ACL is the abbreviation for the Anterior Cruciate Ligament. This is one of the major stabilising ligaments within the knee. It connects the femur (thigh bone) to the tibia (leg bone) and prevents abnormal movement (instability) occurring between the two. More specifically it provides rotatory stability to the knee to allow movements such as pivoting or sudden change in direction to occur without the knee giving way.
How does the ACL get injured?
The most common mechanism of injury is from a non-contact injury that typically occurs whilst attempting a pivoting or cutting (change of direction) manoeuvre during sport [Figure 1]. The injury can also occur from contact activity (e.g. being tackled from the side) when your knee buckles inwards whilst the leg is held in a fixed position. Not uncommonly, a “cracking or popping” sensation is felt at the time of the injury. The injury is associated with a lot of swelling within the knee that typically occurs at the time of, or soon after the injury. The leg is often painful to walk on for several days.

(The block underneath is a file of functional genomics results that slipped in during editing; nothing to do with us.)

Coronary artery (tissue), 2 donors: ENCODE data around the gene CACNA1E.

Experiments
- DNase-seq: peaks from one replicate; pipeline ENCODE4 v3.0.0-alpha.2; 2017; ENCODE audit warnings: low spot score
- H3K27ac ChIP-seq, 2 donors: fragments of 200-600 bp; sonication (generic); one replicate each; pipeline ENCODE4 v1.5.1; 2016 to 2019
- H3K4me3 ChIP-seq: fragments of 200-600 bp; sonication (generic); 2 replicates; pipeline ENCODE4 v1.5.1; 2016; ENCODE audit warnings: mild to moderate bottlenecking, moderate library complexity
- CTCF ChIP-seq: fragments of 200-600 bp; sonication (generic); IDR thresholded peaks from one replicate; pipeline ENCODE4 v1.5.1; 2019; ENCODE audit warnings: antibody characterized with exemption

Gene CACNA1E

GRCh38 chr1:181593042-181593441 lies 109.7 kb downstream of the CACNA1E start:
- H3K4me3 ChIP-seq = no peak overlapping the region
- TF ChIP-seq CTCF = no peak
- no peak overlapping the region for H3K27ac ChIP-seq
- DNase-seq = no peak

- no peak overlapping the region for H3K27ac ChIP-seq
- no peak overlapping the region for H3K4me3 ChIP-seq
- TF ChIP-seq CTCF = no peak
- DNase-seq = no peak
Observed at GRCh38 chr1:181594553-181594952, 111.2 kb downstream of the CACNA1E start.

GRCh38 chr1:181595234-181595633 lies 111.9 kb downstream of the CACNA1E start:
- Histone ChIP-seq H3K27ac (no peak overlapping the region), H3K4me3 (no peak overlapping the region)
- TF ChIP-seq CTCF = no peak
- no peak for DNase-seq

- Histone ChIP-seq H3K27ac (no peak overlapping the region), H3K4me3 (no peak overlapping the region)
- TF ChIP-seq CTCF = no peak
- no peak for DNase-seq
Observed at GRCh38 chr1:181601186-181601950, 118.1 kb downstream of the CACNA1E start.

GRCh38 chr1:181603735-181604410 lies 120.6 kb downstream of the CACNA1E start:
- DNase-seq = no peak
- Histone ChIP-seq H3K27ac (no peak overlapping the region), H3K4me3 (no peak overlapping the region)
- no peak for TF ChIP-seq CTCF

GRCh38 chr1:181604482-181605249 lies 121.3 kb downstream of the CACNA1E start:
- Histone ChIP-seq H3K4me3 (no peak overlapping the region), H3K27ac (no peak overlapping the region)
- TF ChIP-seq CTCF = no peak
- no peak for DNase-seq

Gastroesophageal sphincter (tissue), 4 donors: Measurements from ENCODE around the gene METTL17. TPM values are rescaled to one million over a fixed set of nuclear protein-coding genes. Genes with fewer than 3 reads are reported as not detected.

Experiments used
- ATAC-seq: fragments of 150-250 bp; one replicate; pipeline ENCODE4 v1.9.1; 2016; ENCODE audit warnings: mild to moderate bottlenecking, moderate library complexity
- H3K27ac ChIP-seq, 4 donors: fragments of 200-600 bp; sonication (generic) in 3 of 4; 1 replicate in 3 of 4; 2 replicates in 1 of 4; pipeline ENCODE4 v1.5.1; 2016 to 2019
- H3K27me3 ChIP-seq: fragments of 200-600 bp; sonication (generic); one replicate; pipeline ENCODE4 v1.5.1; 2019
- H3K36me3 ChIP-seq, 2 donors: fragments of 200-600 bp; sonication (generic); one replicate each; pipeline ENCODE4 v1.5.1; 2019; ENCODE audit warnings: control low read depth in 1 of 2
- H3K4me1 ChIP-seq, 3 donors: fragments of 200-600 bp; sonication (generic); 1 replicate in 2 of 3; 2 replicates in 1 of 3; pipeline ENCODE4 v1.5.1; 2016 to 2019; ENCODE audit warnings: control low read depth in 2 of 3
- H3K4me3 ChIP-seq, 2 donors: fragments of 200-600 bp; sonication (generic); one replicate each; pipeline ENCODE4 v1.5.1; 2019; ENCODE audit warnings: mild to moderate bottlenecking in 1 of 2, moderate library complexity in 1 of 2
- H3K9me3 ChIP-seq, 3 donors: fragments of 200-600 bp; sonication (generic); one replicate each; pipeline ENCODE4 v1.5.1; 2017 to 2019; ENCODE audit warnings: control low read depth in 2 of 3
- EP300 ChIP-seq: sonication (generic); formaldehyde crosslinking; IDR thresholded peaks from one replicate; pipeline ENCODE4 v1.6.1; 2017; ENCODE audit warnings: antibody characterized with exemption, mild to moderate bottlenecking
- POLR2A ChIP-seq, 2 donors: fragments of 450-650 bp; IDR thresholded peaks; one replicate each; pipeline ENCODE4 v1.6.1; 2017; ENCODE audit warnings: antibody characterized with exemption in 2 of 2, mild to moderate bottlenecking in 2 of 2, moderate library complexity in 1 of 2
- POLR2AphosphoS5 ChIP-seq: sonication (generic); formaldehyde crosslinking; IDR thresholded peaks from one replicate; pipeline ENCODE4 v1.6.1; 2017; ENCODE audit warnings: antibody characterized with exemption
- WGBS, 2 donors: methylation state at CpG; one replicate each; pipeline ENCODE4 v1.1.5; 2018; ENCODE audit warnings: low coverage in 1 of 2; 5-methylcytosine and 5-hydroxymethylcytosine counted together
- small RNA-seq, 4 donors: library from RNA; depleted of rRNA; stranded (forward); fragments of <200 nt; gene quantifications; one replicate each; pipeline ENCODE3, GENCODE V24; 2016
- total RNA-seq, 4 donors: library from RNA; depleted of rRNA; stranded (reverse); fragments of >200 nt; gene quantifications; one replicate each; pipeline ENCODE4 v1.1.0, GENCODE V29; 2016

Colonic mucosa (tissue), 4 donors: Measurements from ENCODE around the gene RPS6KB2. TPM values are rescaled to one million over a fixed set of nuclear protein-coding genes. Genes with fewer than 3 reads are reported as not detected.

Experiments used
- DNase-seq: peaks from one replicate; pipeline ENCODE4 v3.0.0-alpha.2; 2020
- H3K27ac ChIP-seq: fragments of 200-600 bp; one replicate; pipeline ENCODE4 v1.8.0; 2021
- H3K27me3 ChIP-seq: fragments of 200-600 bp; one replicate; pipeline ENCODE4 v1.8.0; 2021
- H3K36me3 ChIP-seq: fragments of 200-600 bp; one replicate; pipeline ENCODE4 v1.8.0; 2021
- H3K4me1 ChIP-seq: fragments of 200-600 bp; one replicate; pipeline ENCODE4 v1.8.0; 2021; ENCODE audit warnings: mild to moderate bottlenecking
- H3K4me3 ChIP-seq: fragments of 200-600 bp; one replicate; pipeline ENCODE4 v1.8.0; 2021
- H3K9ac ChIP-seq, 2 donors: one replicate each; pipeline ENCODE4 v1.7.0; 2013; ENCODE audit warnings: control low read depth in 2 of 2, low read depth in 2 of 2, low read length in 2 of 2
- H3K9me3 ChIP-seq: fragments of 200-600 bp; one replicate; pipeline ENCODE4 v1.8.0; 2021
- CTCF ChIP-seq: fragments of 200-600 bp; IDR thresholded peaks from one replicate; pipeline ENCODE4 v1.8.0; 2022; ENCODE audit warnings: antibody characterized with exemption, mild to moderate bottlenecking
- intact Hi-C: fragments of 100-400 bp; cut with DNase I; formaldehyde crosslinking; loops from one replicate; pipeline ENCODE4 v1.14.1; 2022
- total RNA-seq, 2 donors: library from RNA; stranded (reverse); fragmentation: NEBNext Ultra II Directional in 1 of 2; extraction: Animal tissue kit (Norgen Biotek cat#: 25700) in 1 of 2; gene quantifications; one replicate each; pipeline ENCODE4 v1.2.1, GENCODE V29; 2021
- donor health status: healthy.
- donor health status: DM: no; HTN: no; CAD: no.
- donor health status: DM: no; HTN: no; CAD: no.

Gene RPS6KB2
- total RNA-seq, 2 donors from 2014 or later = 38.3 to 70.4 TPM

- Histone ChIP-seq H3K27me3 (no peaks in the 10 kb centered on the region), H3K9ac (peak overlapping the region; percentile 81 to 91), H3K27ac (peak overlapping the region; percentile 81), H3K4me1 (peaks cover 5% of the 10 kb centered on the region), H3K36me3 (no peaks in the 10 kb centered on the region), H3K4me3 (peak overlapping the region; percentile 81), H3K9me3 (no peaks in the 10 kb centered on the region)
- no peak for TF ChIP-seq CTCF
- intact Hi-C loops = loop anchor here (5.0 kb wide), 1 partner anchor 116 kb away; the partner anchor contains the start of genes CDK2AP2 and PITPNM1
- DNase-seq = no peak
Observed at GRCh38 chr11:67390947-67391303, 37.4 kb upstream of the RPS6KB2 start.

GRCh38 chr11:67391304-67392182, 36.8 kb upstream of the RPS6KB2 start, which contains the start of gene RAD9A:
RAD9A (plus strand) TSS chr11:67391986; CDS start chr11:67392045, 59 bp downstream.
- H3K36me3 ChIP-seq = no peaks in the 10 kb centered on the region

Figure 1. Picture of torn ACL
Other associated injuries
An ACL rupture may be associated with an injury to other stabilising ligaments within the knee. Rupture of your ACL is commonly associated with tears that involve the shock absorbing cartilages (menisci) of the knee. Depending on the location and size of these tears, they may be surgically repaired or trimmed at the time of your surgery. Bruising (oedema) of the bones also occurs at the time of injury because your femur and tibia are driven into each other by the violent forces that cause the ligament to rupture. No specific treatment is required for this “bone bruising”.